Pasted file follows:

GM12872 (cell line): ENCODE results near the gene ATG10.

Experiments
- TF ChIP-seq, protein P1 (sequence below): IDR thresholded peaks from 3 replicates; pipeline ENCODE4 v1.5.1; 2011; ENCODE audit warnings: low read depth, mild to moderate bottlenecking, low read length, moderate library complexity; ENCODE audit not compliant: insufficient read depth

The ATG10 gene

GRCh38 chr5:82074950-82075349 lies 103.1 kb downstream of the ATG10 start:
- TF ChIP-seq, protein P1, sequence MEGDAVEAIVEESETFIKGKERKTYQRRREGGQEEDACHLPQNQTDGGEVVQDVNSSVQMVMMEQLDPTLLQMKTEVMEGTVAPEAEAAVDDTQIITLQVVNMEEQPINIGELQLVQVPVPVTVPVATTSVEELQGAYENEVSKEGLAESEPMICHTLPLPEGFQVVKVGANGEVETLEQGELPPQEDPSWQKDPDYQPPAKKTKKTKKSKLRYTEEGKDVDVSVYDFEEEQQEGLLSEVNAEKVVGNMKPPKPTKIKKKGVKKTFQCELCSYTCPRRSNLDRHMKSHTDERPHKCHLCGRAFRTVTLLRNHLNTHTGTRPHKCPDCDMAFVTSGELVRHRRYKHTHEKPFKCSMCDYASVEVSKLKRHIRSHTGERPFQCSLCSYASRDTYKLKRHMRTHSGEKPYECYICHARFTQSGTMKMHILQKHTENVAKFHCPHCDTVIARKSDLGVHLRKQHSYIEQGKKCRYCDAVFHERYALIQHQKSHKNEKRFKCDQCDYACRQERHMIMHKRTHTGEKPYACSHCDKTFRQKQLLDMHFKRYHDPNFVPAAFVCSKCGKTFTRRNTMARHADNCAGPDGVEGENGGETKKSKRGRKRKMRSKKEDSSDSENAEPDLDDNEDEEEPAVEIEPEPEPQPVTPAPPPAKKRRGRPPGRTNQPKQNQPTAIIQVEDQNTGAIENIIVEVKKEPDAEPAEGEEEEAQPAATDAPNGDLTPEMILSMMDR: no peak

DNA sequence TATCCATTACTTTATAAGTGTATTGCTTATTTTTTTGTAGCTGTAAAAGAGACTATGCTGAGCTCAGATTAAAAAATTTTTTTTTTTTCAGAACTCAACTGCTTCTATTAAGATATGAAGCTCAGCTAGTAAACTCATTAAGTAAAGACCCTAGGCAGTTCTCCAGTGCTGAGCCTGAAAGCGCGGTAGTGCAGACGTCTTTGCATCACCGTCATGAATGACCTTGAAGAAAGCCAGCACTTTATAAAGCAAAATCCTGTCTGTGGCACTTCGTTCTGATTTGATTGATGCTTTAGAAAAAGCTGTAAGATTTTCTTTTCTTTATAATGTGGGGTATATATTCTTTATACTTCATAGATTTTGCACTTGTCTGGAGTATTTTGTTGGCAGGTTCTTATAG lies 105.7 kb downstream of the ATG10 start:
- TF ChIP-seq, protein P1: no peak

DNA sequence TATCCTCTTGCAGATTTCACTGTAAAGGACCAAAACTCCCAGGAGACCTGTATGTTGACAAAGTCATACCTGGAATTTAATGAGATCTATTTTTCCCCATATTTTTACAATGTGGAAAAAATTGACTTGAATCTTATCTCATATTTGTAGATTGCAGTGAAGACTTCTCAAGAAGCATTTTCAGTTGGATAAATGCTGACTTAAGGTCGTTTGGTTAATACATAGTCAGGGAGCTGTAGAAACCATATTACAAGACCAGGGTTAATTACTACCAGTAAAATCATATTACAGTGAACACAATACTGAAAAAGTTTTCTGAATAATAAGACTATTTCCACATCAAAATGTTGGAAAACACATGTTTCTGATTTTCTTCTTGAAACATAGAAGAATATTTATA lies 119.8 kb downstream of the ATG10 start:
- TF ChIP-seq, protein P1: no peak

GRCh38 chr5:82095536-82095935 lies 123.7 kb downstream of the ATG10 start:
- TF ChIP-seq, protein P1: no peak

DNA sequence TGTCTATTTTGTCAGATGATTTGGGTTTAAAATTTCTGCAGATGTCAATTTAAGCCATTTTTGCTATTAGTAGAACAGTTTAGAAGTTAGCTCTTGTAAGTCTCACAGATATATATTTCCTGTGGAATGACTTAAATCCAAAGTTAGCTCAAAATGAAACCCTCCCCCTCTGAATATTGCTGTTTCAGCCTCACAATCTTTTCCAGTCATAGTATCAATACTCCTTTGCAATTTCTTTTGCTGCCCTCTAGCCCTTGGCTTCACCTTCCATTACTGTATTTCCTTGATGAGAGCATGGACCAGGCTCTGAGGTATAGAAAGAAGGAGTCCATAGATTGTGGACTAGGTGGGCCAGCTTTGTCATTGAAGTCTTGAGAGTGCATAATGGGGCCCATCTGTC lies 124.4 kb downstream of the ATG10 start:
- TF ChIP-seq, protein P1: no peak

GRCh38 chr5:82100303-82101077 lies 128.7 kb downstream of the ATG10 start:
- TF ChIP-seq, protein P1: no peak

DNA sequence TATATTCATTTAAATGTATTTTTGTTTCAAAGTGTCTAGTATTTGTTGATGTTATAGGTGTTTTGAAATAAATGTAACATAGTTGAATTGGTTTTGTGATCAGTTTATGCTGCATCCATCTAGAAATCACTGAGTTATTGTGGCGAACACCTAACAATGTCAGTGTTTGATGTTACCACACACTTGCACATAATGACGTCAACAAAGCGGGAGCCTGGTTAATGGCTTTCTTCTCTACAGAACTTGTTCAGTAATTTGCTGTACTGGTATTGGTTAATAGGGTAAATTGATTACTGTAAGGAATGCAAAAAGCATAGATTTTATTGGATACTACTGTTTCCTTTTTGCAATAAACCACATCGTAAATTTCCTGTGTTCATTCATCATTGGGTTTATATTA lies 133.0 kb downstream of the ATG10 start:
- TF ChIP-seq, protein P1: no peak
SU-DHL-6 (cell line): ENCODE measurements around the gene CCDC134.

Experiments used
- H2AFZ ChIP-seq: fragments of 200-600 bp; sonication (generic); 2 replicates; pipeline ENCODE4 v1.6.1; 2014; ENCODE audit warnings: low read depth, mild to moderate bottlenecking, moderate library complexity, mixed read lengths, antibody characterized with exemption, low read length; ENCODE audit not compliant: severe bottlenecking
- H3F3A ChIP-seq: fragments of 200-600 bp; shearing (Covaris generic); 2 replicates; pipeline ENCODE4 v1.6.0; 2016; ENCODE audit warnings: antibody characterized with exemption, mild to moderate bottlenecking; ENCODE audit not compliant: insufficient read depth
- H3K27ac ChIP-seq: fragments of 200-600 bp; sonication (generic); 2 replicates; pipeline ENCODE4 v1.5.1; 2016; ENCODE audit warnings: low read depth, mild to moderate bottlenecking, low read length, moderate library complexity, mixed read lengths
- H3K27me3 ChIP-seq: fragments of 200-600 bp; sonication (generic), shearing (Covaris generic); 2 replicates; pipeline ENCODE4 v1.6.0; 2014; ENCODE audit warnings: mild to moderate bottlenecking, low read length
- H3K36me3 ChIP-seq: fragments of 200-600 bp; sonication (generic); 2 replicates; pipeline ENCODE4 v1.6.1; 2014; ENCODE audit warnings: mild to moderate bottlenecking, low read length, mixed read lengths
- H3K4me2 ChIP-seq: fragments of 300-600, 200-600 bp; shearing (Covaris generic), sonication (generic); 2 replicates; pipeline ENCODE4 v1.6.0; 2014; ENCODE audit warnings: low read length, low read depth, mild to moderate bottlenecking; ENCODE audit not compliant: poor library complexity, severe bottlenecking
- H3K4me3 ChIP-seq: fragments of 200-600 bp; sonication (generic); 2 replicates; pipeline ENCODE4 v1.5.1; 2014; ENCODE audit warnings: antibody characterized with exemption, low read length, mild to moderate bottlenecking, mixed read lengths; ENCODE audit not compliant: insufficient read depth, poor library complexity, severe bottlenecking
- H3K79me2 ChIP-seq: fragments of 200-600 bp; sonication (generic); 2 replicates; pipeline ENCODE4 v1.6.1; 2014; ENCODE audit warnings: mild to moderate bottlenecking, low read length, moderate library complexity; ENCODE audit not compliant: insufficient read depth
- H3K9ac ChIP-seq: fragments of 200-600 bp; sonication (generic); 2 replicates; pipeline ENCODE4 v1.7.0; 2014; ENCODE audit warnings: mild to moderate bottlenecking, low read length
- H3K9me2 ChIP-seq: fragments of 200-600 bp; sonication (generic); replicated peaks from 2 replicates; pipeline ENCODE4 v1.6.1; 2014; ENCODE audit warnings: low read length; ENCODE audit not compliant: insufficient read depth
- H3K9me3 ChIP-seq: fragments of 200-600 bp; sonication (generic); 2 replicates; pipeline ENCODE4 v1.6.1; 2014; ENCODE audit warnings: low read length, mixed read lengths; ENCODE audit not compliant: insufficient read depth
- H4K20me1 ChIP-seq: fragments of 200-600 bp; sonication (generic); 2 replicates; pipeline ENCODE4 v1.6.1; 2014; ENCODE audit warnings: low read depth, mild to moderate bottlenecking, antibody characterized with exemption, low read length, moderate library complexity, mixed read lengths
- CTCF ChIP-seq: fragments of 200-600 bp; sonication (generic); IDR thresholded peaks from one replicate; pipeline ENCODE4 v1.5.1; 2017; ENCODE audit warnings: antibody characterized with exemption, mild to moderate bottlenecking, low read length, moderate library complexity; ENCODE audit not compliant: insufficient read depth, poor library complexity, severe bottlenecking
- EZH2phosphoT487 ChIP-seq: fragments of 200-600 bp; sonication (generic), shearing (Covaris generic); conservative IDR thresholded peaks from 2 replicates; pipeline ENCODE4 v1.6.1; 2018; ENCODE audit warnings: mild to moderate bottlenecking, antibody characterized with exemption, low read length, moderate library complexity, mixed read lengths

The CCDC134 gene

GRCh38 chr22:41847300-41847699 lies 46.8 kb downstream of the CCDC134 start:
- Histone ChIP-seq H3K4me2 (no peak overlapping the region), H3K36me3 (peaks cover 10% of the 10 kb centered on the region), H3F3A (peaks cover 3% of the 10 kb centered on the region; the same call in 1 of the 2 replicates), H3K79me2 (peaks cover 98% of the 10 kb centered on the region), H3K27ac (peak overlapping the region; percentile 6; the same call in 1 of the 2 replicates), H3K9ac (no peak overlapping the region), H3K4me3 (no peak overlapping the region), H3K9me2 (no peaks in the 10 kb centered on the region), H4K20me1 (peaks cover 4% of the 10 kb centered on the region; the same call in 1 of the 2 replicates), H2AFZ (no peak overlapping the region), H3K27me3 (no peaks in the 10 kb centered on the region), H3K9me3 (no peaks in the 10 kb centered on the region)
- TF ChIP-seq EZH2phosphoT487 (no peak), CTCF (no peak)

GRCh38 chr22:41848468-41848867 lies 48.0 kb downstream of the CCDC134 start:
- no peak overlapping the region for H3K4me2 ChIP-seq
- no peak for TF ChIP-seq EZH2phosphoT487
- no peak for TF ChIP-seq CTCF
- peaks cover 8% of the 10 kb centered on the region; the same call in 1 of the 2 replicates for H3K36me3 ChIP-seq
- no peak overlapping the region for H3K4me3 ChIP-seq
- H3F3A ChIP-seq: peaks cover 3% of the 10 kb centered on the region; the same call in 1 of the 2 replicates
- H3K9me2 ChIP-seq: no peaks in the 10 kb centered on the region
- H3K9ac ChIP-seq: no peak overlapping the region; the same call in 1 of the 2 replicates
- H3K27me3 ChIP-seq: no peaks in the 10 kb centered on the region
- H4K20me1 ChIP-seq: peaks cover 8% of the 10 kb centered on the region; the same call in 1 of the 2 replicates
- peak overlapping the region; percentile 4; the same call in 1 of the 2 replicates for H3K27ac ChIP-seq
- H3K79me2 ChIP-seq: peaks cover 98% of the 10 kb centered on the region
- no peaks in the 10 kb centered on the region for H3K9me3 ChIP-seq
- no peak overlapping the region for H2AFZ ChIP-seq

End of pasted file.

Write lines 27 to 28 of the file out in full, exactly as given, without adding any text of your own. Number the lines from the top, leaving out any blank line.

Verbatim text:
- H3K4me3 ChIP-seq: fragments of 200-600 bp; sonication (generic); 2 replicates; pipeline ENCODE4 v1.5.1; 2014; ENCODE audit warnings: antibody characterized with exemption, low read length, mild to moderate bottlenecking, mixed read lengths; ENCODE audit not compliant: insufficient read depth, poor library complexity, severe bottlenecking
- H3K79me2 ChIP-seq: fragments of 200-600 bp; sonication (generic); 2 replicates; pipeline ENCODE4 v1.6.1; 2014; ENCODE audit warnings: mild to moderate bottlenecking, low read length, moderate library complexity; ENCODE audit not compliant: insufficient read depth